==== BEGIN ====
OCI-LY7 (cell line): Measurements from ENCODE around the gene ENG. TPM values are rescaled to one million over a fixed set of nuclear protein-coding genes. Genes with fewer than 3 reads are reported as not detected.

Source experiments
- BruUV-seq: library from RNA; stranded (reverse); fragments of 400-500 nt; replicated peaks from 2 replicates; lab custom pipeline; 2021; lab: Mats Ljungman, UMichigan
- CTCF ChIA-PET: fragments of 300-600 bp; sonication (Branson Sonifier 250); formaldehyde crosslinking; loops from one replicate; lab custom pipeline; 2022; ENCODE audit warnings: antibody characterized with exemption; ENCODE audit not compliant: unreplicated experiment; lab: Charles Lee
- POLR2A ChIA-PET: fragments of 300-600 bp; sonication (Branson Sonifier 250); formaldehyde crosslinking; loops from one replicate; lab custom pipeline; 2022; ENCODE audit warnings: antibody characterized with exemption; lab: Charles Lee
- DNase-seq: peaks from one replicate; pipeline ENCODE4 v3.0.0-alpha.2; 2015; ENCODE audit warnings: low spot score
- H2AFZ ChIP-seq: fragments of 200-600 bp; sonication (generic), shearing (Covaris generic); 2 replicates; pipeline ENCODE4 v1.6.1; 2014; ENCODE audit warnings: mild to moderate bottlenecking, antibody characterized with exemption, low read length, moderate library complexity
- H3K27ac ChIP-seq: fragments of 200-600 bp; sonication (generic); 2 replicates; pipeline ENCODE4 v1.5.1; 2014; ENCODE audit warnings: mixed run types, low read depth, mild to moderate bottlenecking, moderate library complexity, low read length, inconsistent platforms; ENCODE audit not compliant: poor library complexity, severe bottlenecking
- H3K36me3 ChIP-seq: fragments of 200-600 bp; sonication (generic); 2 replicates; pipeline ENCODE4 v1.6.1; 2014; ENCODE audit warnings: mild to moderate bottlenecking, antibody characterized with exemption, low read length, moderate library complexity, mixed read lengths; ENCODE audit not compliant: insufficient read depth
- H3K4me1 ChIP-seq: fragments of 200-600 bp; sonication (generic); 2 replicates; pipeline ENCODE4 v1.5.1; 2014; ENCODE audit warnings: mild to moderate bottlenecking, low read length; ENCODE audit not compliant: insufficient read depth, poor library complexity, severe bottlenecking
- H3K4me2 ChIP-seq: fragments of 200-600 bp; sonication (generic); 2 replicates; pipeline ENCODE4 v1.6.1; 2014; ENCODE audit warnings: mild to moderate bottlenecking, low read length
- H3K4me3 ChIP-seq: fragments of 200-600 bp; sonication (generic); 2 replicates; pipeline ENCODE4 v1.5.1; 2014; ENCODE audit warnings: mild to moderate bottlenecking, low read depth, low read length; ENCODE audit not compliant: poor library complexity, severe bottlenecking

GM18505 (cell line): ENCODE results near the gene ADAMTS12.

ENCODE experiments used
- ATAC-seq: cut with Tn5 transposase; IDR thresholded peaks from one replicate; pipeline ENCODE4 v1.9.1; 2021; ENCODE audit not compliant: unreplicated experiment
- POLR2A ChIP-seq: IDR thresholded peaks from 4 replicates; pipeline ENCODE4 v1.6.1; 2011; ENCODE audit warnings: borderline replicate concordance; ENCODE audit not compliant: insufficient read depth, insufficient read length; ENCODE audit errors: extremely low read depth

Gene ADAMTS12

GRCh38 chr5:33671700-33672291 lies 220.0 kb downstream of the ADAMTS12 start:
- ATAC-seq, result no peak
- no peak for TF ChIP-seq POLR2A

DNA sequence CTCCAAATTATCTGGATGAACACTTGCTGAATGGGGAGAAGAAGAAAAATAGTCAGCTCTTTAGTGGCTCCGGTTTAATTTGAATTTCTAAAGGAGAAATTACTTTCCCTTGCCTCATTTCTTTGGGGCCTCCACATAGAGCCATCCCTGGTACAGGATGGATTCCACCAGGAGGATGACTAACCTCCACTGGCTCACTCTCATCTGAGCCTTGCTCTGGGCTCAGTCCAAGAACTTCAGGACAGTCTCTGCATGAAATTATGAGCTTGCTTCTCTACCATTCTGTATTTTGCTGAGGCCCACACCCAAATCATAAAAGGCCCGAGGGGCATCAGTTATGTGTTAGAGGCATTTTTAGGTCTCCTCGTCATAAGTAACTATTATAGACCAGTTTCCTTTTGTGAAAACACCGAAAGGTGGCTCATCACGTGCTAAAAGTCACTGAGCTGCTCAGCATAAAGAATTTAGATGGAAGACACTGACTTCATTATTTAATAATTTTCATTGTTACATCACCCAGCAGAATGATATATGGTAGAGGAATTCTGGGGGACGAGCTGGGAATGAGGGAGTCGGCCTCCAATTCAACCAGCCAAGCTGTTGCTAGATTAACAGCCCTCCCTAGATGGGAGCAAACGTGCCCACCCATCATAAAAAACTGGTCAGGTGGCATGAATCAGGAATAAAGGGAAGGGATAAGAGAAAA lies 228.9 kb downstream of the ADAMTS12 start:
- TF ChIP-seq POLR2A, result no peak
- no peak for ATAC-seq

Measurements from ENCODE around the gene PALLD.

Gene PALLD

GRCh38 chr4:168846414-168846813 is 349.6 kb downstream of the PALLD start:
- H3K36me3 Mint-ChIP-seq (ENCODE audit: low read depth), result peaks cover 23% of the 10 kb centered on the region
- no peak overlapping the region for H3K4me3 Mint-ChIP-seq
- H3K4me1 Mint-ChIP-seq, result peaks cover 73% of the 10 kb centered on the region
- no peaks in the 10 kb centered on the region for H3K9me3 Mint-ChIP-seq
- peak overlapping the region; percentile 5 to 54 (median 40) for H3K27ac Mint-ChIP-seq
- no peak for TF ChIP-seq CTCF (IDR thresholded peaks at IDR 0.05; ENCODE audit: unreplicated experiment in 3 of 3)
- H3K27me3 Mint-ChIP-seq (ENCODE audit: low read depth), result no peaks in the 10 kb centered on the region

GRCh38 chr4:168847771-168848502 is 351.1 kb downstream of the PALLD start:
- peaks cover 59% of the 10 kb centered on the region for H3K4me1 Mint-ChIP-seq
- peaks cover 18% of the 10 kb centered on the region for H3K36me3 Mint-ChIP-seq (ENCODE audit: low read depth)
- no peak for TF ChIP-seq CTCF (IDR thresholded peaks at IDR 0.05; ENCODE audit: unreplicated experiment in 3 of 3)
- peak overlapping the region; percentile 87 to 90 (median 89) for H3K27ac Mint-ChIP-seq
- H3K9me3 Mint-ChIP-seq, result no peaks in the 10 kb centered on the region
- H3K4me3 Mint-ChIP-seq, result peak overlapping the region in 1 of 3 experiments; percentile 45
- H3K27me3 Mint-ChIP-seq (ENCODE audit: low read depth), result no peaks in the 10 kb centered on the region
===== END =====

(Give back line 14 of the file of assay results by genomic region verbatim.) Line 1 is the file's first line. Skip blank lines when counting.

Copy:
ENCODE experiments used